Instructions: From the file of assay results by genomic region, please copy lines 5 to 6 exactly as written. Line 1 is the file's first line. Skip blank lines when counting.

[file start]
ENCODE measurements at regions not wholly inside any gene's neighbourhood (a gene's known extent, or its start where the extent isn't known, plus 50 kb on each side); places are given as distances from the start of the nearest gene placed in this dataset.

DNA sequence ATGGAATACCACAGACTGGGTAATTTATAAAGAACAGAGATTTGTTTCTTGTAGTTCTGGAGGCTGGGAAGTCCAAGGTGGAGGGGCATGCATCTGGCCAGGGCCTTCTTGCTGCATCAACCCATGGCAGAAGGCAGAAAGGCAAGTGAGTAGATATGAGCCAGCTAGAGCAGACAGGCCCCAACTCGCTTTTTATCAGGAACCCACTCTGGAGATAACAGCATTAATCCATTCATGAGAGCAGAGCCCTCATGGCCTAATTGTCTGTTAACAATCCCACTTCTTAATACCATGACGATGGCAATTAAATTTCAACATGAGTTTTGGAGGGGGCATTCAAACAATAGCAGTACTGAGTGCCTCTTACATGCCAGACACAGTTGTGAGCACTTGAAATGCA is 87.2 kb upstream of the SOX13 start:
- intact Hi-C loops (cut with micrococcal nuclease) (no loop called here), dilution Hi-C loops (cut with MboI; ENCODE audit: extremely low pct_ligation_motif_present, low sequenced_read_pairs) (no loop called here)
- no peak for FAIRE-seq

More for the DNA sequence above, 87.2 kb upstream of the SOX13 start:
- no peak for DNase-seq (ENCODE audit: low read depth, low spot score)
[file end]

More for the DNA sequence above, 87.2 kb upstream of the SOX13 start:
- no peak for DNase-seq (ENCODE audit: low read depth, low spot score)